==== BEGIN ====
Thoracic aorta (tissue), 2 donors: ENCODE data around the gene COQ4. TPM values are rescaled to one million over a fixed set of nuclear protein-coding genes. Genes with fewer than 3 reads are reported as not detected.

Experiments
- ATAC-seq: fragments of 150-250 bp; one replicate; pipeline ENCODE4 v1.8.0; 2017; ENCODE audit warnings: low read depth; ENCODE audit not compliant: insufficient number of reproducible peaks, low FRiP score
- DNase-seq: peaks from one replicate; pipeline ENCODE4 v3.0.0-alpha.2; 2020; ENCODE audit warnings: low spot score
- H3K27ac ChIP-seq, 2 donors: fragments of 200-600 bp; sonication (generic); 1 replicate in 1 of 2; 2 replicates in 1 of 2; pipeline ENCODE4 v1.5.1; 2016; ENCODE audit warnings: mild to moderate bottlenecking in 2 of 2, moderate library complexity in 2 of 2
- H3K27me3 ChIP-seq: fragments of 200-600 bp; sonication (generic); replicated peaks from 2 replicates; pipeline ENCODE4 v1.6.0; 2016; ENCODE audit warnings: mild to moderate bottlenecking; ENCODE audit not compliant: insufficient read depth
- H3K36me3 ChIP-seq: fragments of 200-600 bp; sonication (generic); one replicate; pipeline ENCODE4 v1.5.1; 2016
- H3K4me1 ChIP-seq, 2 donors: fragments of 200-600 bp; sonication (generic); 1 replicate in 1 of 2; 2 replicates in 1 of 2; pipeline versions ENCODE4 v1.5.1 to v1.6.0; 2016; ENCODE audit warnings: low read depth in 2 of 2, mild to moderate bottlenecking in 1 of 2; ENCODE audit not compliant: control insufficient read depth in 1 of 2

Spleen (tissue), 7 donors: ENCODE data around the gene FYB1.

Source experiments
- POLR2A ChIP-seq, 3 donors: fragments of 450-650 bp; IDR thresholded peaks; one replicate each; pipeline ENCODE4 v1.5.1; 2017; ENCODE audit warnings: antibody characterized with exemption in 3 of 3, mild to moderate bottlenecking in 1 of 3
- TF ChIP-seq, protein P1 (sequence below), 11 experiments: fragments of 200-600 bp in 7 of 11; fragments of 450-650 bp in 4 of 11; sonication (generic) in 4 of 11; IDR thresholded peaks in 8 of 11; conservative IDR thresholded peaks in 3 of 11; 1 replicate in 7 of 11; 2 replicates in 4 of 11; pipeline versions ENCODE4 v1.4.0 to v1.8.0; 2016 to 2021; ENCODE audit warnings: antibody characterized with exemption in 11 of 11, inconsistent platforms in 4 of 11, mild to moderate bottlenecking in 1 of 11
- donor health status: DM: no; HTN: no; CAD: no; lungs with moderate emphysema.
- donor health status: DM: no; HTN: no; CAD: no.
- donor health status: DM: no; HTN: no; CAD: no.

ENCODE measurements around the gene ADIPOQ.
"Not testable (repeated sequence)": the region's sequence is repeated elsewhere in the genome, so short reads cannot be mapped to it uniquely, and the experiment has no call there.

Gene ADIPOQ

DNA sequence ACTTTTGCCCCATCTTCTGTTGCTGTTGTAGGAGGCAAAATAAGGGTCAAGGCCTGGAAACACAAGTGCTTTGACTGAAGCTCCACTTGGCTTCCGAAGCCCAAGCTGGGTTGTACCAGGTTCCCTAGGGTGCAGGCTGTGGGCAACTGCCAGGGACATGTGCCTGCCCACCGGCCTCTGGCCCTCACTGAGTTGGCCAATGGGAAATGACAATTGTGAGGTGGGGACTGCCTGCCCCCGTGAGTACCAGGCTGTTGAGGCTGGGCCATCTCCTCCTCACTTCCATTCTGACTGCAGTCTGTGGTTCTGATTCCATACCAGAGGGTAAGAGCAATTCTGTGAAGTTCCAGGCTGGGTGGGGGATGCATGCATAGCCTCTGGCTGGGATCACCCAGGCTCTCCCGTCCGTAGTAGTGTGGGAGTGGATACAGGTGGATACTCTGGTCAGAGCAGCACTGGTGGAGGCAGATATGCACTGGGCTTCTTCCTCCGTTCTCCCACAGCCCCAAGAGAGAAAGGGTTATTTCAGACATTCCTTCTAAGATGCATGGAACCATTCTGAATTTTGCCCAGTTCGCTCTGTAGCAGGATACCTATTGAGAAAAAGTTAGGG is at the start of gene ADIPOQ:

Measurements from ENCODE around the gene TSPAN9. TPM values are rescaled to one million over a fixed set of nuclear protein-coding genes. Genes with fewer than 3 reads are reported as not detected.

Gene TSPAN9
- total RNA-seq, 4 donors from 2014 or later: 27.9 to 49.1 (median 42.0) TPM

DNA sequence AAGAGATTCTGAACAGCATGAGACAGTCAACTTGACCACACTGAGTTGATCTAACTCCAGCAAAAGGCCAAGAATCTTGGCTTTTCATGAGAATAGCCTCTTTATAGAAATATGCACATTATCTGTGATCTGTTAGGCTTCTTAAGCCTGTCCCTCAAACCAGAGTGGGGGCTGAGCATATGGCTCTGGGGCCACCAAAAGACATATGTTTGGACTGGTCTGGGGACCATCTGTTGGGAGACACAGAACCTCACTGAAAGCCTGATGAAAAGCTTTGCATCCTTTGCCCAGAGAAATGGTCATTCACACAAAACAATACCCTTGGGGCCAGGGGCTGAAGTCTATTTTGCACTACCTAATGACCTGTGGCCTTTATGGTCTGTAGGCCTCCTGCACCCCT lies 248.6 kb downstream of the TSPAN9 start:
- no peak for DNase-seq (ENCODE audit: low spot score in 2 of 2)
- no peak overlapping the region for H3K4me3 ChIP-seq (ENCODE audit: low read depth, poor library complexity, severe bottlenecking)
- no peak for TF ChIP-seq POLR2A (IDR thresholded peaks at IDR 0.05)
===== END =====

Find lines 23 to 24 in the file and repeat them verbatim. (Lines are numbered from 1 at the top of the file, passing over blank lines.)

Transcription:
DNA sequence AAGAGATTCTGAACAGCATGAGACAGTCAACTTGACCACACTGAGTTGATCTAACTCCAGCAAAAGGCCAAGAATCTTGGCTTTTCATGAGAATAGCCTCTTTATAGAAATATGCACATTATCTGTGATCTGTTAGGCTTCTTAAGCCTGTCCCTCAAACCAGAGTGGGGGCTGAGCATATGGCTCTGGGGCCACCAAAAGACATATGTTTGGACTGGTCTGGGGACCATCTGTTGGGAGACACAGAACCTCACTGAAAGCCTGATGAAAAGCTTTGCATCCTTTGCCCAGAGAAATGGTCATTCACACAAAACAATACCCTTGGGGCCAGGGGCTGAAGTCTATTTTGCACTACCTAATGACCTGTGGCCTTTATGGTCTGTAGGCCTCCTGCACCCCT lies 248.6 kb downstream of the TSPAN9 start:
- no peak for DNase-seq (ENCODE audit: low spot score in 2 of 2)